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Thread: Question to older quilters?

  1. #1
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    Question to older quilters?

    I have not been quilting long and never had anyone in the family
    quilt so i have self taught myself
    my question is?
    A dear friend was talking about old quilts she can remember as a child
    how they were great to lay on the ground to play on
    she said she remember hearing them say how hard they were to pull the
    (batting) not sure what they were using it would have been from the
    50's early 60"s
    does anyone have any idea what they are talking about
    i would to be able to help her

  2. #2
    Super Member feline fanatic's Avatar
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    They could have been referring to "carding". It is a process done on many fibers to prepare them for use from the raw form.

    Here is a link that explains it. At the bottom of the first page continued on to the second.

    http://www.villagequiltworks.com/ima...ttingChart.pdf


    The physical act of carding is kind of like pulling. They lay the fibers on a brush that looks like a big curry brush used in animal grooming. Then another brush is pulled over the first one. It aligns the fibers and removes vegetable matter. Very common in much older quilts then the 50s and 60s though. However the process is still done today so maybe if your friend was brought up in an agricultural community it could have been carding.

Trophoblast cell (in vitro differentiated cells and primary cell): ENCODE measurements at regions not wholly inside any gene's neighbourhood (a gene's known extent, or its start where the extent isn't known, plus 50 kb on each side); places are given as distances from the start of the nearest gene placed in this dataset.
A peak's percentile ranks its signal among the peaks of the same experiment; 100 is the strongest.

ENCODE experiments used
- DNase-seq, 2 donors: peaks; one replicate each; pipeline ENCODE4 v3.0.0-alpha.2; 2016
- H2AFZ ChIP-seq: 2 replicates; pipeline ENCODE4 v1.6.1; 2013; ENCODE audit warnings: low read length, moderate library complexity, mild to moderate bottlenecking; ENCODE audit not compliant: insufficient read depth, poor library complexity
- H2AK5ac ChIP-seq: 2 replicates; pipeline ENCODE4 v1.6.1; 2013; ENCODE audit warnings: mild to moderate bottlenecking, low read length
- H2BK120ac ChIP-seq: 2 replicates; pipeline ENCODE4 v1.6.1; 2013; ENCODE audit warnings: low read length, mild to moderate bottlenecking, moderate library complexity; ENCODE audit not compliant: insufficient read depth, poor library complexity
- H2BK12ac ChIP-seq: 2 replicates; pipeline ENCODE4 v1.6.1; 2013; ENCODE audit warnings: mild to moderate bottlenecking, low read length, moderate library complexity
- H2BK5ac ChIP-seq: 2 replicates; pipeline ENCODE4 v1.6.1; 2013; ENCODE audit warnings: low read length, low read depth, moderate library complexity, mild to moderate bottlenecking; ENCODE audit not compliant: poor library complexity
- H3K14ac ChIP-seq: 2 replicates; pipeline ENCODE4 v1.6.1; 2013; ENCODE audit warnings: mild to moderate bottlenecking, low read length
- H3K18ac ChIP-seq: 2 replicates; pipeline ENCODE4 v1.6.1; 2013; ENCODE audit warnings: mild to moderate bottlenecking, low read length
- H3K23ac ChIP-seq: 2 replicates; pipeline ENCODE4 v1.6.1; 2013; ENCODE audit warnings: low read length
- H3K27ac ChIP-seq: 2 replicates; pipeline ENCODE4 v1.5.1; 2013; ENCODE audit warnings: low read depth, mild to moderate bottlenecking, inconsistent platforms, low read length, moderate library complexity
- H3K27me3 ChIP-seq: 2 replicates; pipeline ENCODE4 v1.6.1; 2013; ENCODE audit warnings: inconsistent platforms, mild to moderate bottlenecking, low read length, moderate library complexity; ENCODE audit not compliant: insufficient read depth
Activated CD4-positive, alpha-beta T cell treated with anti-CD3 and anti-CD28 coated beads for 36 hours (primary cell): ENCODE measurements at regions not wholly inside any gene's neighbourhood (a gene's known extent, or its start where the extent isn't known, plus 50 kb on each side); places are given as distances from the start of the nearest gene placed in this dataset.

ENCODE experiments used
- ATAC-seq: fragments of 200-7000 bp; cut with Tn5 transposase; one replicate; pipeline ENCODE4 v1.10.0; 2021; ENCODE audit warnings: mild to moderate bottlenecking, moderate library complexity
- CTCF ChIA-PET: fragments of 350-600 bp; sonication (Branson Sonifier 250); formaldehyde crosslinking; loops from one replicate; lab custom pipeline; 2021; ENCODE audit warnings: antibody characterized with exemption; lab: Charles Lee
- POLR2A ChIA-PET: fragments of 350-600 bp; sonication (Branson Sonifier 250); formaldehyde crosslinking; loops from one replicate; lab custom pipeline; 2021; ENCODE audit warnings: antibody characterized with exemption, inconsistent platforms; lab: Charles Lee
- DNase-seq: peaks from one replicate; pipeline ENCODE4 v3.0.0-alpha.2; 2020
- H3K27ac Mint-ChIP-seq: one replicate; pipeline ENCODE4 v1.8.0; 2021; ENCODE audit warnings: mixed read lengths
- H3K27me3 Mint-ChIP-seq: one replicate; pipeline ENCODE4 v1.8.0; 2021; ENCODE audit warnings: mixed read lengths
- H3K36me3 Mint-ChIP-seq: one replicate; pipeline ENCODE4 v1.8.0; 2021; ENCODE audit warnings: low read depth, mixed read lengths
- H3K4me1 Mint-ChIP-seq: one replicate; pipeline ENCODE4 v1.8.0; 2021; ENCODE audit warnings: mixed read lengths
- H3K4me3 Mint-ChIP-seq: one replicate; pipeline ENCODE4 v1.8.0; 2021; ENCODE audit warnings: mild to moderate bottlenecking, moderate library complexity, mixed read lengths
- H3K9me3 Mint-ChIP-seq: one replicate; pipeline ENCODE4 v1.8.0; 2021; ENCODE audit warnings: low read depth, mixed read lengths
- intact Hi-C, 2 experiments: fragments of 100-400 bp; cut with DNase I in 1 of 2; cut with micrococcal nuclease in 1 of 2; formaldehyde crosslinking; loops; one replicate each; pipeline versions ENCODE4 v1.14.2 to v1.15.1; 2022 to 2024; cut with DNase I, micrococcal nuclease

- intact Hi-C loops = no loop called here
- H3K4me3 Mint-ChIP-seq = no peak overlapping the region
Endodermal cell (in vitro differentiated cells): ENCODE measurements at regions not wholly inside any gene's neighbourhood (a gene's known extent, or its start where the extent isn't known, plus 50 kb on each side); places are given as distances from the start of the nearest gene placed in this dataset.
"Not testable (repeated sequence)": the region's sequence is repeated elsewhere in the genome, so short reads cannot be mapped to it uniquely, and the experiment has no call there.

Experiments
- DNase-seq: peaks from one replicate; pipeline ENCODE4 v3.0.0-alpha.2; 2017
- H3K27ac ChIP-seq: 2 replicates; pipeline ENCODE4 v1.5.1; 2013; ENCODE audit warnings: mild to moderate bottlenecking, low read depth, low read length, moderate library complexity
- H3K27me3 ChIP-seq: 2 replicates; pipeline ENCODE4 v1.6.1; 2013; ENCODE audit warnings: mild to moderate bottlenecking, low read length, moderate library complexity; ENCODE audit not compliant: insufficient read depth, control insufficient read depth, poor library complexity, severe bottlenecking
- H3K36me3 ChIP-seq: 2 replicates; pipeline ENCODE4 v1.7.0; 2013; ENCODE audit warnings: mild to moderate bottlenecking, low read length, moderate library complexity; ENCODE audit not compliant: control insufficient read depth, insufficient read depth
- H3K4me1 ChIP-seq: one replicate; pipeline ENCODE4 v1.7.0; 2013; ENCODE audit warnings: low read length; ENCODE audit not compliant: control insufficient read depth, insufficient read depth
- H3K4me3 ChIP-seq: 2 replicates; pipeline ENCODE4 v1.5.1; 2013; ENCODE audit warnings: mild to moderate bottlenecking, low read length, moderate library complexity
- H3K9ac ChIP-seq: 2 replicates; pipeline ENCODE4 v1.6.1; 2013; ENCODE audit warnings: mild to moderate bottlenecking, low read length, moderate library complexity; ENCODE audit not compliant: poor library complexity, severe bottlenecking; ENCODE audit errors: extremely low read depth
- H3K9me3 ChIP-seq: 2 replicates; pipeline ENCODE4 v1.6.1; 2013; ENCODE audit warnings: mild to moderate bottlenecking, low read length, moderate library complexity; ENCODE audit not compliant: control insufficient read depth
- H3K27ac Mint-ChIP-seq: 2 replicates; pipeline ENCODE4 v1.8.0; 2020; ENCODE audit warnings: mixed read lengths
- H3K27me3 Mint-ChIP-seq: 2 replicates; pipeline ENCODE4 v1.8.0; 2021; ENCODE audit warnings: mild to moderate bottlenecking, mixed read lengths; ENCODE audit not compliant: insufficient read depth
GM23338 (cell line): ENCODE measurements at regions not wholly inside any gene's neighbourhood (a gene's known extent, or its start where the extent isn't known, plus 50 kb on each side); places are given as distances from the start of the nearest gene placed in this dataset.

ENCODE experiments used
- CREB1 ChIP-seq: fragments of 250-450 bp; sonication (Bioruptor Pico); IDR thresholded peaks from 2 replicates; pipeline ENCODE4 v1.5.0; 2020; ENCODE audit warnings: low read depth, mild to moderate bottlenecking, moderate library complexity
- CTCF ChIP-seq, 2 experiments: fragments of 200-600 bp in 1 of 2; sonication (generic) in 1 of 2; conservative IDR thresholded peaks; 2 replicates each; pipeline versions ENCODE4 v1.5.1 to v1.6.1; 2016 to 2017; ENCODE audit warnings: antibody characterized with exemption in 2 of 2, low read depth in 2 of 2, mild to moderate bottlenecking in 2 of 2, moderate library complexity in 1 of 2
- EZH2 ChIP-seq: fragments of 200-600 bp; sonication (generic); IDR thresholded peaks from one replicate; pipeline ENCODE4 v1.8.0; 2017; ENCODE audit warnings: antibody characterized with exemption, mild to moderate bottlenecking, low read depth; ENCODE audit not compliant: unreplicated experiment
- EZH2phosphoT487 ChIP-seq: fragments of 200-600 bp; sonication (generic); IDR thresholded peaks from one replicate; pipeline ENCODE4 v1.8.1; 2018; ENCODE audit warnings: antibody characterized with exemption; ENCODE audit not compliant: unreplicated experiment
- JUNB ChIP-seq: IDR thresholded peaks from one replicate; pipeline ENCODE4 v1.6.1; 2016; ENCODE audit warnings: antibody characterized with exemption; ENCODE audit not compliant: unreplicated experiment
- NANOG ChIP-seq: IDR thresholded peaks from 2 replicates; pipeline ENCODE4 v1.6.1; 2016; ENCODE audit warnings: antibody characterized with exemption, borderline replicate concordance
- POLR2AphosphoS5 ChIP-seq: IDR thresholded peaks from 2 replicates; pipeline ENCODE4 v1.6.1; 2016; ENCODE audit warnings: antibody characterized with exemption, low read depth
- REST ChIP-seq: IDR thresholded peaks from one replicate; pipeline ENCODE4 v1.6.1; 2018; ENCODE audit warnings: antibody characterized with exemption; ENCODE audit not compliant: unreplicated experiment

Edited to add, it is my understanding carding was hard tedious work.

  3. #3
    Power Poster Jingle's Avatar
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    I started quilting in the mid 60s and have no clue what she means.
    Another Phyllis
    This life is the only one you get - enjoy it before you lose it.

  4. #4
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    Yes. Years ago quilters did not have available what we do today and batting was not bought on a roll. It was bought in bulk hunks, cotton or wool.. Before layering it, it had o be "pulled" apart evenly and spread over the backing. As you can imagine, this was difficult and time consuming. Often quilters re-used quilts or blankets in place of batting, to save all this work. When you see old quilts with lumpy batting it was because there was not enough actual quilting, or the quilts were tied. Aren't we lucky today??

  5. #5
    Super Member charsuewilson's Avatar
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    Sounds like one of two things.

    1. Trying to straighten out the batting after washing the quilt.